Typical hallways, with their narrow footprint and lack of natural light, are a perennial design conundrum. We sought the help of paint specialists to find out the best colours to paint them to show them off to their best advantage
‘I think you should always paint the space with the lowest light level in a dark colour,' says designer Nicola Harding, who painted this hallway in a beautiful 18th-century house in Bath in ‘Squid Ink’ by Paint & Paper Library.
Whenever we ask our readers for their most pressing decorating questions, hallways always come up. What is about them that makes them so difficult to decorate? The lack of natural light in most hallways is one answer: hallways (at least in typical UK urban houses) tend not to have their own windows, so choosing a colour that doesn't make them feel drab and depressing can be problematic. Hallways are also transitional spaces; we don't spend much time in them, so there's not much urgency in decorating them, and they tend to get neglected. So if you've got a boring white hallway that doesn't do the rest of your house justice, we've asked three paint specialists for their best recommendations. With ideas that cover the spectrum from dark to bright, you're sure to find something in here that suits your house.
The first approach to a narrow hallway without much light is to embrace those natural qualities and go dark. A deep blue or even black can work beautifully, especially if you enliven it with a white ceiling and well-chosen accents (metallic wall sconces, perhaps, or a colourful piece of art), as the two hallways below demonstrate.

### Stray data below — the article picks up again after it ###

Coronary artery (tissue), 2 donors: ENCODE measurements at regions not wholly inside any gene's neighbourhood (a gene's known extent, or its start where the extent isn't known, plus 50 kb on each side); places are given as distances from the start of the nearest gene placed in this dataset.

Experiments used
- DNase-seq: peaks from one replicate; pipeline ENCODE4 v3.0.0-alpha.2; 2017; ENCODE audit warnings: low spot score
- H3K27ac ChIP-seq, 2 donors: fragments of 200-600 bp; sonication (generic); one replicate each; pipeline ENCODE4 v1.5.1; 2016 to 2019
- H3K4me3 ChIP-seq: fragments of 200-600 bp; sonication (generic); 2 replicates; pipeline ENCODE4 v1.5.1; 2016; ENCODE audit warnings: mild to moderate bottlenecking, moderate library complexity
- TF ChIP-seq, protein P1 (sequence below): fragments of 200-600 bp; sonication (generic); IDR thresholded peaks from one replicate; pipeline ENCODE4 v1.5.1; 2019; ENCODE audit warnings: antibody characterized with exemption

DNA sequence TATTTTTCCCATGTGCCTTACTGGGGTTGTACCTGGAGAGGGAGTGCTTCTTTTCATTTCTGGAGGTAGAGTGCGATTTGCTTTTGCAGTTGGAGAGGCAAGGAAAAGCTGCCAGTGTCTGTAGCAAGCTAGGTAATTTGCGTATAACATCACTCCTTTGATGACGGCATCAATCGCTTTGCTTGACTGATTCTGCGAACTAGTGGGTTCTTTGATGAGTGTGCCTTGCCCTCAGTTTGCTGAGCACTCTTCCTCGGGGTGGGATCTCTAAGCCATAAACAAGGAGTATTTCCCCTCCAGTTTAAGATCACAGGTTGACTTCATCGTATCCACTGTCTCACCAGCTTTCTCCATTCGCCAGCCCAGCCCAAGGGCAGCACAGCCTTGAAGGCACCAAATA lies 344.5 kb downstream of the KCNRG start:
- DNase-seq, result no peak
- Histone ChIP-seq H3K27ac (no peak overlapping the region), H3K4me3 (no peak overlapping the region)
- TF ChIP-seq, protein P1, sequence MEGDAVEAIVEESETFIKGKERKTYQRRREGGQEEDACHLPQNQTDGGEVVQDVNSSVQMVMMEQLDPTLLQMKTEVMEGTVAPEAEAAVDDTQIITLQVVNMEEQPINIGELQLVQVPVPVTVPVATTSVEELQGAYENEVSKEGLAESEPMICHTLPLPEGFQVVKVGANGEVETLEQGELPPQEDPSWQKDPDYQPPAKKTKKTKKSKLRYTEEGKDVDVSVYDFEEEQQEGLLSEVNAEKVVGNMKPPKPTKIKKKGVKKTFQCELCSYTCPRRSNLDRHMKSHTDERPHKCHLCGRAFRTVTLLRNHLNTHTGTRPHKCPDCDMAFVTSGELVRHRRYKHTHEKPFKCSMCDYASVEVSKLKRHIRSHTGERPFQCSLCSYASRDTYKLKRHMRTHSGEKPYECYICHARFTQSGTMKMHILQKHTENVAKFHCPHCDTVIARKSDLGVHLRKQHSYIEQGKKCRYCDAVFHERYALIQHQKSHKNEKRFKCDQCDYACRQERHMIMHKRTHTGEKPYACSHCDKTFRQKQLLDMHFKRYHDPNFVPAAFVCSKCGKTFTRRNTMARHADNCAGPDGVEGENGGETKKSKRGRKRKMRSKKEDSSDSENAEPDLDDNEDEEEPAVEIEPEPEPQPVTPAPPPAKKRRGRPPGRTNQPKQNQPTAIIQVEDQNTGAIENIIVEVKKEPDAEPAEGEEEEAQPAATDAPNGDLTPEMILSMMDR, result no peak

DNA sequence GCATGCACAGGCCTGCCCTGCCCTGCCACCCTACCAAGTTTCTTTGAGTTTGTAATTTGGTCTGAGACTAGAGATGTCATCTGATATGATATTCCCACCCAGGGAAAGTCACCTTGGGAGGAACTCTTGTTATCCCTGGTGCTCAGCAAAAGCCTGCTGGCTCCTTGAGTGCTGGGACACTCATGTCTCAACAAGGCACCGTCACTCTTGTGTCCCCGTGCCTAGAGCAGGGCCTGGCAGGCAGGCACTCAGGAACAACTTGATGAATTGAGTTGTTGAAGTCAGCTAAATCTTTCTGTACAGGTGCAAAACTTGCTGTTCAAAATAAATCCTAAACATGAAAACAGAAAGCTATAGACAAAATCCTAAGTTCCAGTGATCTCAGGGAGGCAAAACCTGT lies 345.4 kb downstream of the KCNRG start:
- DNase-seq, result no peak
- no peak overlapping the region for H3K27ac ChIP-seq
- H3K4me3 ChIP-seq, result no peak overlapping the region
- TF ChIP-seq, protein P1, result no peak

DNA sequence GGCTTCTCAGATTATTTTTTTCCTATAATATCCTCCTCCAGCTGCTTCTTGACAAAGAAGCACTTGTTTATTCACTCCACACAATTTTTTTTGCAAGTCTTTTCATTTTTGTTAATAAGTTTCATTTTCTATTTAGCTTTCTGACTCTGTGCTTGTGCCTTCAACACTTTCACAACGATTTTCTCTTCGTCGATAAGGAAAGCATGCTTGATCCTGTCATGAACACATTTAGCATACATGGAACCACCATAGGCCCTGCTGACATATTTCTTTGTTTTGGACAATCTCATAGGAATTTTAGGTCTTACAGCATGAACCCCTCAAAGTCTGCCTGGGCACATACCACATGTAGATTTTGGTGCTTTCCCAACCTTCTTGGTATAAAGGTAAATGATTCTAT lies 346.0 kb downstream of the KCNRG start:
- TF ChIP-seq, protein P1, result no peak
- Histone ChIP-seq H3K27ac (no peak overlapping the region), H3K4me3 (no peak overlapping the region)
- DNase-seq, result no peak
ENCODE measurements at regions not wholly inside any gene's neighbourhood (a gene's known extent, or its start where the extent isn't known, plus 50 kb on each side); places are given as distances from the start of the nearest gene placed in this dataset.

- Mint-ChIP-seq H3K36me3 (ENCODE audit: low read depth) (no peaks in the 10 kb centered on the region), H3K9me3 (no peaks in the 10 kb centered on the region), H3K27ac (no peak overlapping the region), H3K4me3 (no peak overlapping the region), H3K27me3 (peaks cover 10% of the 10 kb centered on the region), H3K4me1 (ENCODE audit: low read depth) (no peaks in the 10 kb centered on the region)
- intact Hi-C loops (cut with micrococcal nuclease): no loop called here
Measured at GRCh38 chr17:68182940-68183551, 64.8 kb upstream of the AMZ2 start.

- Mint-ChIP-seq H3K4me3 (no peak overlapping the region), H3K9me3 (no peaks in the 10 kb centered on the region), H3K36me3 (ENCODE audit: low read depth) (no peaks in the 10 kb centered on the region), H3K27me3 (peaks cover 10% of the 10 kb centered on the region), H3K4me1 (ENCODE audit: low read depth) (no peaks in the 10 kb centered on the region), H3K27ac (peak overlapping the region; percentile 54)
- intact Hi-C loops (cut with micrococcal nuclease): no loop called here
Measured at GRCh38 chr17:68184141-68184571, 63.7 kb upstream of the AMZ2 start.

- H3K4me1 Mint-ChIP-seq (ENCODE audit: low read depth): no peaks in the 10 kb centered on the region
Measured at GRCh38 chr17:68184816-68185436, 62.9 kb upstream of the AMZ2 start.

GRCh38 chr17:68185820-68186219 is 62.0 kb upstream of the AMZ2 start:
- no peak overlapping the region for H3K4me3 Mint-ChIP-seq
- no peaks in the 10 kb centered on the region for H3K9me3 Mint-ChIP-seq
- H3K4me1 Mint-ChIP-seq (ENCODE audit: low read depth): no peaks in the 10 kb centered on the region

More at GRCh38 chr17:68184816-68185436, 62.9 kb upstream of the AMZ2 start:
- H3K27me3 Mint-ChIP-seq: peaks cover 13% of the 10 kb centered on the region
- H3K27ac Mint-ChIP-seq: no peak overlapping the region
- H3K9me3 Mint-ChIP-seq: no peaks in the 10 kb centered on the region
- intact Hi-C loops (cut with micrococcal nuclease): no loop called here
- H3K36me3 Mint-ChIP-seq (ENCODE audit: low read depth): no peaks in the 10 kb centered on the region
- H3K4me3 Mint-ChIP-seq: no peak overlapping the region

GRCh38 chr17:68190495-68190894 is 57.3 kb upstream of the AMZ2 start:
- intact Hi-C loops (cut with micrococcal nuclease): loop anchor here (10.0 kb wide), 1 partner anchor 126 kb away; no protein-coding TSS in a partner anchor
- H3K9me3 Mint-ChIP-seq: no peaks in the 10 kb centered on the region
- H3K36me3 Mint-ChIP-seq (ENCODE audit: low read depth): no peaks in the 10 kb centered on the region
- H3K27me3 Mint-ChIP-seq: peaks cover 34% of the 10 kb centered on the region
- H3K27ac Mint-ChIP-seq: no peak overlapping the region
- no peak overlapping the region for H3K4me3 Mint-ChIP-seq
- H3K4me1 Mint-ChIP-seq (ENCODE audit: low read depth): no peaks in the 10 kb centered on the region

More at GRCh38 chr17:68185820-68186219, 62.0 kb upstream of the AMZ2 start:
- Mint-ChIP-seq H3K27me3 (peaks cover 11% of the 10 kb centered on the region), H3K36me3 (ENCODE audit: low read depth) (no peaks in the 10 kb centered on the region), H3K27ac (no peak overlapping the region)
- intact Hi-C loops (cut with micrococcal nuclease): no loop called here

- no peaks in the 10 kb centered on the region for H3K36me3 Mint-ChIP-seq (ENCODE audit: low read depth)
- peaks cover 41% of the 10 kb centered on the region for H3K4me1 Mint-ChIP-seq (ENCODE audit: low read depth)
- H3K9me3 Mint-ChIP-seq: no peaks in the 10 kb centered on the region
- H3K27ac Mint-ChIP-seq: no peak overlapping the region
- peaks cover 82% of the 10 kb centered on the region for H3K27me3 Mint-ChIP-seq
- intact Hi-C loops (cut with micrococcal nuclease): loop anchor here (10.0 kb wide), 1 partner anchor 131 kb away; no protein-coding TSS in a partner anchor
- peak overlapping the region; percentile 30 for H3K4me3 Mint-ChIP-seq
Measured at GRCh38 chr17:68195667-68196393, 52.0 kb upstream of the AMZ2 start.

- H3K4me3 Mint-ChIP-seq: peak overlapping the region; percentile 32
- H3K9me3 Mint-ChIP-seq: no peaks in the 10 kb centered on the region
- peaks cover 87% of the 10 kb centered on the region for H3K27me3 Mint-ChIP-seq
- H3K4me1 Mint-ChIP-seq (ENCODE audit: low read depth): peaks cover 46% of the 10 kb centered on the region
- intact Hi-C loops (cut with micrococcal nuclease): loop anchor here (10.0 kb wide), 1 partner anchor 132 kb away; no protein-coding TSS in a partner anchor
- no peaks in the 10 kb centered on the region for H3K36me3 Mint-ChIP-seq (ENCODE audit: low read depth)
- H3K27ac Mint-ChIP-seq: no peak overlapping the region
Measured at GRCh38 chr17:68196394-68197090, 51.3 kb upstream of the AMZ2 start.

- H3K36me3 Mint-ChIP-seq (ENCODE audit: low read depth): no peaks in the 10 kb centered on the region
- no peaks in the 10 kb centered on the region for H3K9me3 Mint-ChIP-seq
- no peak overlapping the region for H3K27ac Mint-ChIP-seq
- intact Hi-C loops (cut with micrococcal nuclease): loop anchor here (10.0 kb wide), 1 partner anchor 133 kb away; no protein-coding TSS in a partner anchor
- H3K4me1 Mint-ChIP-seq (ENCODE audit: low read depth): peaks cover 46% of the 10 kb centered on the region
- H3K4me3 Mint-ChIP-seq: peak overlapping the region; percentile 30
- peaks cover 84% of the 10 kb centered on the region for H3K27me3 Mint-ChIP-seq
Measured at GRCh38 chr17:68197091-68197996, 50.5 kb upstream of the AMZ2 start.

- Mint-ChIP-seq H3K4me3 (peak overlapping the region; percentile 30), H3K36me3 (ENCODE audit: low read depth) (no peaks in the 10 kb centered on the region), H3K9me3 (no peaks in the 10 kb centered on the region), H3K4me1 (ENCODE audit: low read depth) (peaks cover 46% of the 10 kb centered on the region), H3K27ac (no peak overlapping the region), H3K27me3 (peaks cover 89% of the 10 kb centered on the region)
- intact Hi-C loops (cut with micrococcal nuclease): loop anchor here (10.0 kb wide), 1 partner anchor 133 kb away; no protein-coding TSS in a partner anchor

"Once intimidating and mildly controversial, these last few years have seen a huge embrace to bolder, darker colours," says Patrick O'Donnell, brand ambassador and colour consultant at Farrow & Ball. “It might seem counter-intuitive, but they should be on the options list for these rather dark and unpromising spaces. As our friends in the US would say, “lean in” to the limitations of your space. Dark colours will often be empathetic to problematic dark halls. Inchyra Blue is a dream option and never feels too chilly thanks to a subtle hint of green through it and our classic Railings will suit the most urbane of tastes!”
Betsy Smith, colour consultant at Graphenstone, agrees: “Embracing the lack of light and opting for dark shades such as Brunswick or Indigo will create a theatrical and confident first impression of your home. If you don’t wish to envelop the entire space in a low chromatic colour, then an alternative solution is to introduce dark shades such as Graphene or Imperial on the woodwork & doors and combine with a light neutral on the walls such as Pale Walnut & White Pepper. This will ground the space, and the contrast will prevent the environment from feeling murky.”
Rachel Chudley went for another deep and inky blue-black (a bespoke shade) in the hallway of a Highbury house project (above) explaining her choice thus: “It worked to enhance the beautifully light rooms leading off the corridor, which benefit from their south-facing position. The dark hallway acted as a sort of portal to take you from the street and drop you off in a sanctuary. Its ceiling is an identical height to the one in the sitting room beyond, but because we painted the corridor walls and ceiling in the same inky shade, by contrast, the sitting room seems higher and brighter. This contrast might sound jarring, but it feels like walking through a deep, overgrown wood and emerging into a clearing flooded with daylight.” Designer Pandora Taylor echoes the same idea in speaking of the hallway in her own London house. ""I always had the idea that I wanted the hallway to be a dark tunnel that takes you off into all these bright lovely rooms, and that there should be a transformational feeling, as if you are stepping into a different world."